However, even resellers with “agents” inside the theater have problems. Our informant said that, despite agreements with the theater staff, he was not given tickets several times, which damaged his reputation among his customers. Since then, he has given up reselling tickets for ‘The Nutcracker’.
Many theater lovers are rightly scared off by the ticketing system. Users in social networks write that they would rather go to another theater than freeze standing for 12 hours. It must be said that, in other theaters, this play is also incredibly popular and not nearly as expensive.
“It’s such a farce: First, jostling around in waiting lines at night and then pretending to be high society in disguise,” @anabalashova commented.
“I would be much happier to spend the same time and money on a Sapsan and a ticket to [see ‘The Nutcracker’ at] the Mariinsky. There will also be money left for entertainment and nightlife after! Both time and money,” writes Ivan Boroznyak. Another comment states: “And, even cooler – using the same money to fly to the Mariinsky Primorsky stage [in Vladivostok]!”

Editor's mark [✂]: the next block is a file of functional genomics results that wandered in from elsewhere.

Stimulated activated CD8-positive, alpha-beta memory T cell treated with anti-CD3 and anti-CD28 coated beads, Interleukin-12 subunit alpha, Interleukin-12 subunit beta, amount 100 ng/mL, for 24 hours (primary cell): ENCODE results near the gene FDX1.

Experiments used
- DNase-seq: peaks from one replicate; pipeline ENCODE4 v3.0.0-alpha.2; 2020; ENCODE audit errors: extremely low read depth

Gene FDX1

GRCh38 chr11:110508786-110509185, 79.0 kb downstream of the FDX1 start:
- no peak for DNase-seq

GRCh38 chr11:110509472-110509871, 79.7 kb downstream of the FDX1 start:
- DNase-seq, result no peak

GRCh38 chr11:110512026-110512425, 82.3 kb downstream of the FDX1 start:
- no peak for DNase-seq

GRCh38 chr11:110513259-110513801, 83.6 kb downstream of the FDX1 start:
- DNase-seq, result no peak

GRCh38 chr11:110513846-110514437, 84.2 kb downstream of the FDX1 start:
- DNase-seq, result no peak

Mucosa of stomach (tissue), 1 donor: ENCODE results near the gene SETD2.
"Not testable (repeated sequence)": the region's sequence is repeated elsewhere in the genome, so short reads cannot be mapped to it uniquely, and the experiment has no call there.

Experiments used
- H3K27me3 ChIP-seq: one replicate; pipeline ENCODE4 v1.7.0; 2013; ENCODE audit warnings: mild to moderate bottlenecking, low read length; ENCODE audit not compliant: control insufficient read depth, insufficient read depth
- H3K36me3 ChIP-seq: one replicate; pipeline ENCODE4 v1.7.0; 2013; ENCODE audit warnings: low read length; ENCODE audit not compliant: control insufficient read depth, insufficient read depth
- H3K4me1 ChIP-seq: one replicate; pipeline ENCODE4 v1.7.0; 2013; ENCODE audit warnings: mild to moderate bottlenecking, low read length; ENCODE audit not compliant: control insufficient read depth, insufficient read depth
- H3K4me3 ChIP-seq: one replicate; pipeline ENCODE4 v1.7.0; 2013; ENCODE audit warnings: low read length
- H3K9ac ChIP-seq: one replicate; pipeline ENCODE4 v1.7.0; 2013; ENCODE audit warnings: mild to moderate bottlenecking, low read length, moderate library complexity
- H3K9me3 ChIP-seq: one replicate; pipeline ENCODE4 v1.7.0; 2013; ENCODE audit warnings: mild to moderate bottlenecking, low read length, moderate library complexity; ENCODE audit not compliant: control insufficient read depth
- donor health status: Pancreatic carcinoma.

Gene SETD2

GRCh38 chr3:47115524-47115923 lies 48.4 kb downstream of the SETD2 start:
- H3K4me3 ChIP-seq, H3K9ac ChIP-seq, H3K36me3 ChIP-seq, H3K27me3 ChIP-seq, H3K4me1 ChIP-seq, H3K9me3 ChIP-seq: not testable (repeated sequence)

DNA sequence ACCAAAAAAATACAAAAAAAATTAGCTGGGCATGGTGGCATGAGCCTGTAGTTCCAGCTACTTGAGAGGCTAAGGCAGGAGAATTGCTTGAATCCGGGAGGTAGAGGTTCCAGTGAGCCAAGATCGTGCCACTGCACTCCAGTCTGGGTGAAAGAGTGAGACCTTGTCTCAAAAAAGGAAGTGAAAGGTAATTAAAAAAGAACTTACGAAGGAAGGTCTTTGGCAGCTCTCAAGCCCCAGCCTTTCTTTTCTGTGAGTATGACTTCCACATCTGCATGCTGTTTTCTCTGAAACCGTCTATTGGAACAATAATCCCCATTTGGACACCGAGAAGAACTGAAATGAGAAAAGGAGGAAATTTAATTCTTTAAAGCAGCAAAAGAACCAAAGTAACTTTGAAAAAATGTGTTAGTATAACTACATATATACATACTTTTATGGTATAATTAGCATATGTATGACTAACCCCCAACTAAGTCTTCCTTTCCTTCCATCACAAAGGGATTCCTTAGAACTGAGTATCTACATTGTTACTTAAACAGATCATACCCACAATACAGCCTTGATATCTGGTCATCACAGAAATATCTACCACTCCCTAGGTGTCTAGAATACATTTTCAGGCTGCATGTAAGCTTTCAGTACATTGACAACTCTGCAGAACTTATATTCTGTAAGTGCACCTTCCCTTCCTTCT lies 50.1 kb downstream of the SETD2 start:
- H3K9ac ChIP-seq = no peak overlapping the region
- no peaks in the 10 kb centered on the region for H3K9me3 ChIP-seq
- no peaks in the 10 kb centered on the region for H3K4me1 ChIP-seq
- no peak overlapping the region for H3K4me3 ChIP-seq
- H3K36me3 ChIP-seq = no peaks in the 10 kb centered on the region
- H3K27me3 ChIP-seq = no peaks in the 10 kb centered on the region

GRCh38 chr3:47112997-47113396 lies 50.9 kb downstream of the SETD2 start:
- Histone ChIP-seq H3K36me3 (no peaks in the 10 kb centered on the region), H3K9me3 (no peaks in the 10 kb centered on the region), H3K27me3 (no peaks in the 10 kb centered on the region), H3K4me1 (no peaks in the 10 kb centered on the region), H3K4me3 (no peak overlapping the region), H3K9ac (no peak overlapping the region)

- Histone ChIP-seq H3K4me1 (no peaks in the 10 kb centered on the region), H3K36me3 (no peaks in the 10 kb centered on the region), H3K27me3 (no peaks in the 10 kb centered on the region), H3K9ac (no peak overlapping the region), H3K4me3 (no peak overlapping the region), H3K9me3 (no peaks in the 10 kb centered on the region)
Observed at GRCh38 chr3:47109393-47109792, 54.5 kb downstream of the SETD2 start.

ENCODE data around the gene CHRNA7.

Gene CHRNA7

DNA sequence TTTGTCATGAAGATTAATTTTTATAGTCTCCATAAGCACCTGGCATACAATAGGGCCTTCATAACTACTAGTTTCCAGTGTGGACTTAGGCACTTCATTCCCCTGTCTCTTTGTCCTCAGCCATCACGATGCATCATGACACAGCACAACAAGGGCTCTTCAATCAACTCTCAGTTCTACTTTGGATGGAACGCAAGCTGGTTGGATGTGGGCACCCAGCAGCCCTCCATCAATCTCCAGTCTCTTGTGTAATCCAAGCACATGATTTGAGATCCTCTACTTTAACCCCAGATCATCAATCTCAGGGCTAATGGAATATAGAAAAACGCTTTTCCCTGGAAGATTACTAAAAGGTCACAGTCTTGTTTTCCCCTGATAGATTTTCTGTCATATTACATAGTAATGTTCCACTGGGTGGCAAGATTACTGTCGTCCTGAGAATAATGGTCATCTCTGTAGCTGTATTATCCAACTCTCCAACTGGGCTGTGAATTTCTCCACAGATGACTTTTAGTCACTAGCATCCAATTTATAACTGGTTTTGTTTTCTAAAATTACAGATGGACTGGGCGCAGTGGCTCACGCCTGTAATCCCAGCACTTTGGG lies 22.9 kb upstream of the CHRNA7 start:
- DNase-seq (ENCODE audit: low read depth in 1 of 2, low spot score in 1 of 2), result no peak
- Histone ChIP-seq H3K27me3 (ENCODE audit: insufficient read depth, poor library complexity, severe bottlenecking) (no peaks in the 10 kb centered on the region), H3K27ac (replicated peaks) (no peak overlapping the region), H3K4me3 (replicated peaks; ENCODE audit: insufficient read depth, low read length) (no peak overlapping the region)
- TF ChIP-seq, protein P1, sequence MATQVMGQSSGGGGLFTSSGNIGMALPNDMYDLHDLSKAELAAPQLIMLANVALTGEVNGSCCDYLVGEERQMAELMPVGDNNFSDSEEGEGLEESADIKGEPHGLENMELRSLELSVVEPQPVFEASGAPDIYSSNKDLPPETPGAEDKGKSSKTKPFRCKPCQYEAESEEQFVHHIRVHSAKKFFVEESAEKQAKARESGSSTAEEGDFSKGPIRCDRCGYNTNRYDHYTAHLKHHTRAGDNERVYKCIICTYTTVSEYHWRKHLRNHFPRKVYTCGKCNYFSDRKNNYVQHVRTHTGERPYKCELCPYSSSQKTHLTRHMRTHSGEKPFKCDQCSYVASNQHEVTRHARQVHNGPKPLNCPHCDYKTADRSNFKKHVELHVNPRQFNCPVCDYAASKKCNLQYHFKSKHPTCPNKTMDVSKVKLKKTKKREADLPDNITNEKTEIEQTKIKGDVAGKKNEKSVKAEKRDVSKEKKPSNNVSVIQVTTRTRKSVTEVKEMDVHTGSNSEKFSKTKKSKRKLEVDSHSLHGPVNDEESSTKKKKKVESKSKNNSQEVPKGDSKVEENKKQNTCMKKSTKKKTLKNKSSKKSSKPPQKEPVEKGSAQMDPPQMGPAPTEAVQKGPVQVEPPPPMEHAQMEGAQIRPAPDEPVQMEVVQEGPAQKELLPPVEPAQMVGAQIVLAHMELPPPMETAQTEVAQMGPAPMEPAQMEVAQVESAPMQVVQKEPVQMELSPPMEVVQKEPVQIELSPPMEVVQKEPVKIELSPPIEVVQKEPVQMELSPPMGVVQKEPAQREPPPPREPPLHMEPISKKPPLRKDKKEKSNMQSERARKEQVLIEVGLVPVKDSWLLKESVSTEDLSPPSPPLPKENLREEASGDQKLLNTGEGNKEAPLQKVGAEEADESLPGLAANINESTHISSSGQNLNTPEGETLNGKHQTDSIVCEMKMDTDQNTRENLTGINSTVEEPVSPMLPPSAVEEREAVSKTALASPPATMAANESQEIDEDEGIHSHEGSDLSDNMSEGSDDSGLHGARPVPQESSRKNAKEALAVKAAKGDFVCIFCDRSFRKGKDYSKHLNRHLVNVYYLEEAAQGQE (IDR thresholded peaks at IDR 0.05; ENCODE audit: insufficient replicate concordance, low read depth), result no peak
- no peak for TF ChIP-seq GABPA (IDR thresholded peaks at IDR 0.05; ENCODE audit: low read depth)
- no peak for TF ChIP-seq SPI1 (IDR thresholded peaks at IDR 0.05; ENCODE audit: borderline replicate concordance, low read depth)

Surprisingly, all these people are ready to see ‘The Nutcracker’ elsewhere, but no one even mentions for a second that New Year’s Eve can be just as fun without this performance!
Our website and social media accounts are under threat of being restricted or banned, due to the current circumstances. So, to keep up with our latest content, simply do the following:
If using any of Russia Beyond's content, partly or in full, always provide an active hyperlink to the original material.
to our newsletter!
Get the week's best stories straight to your inbox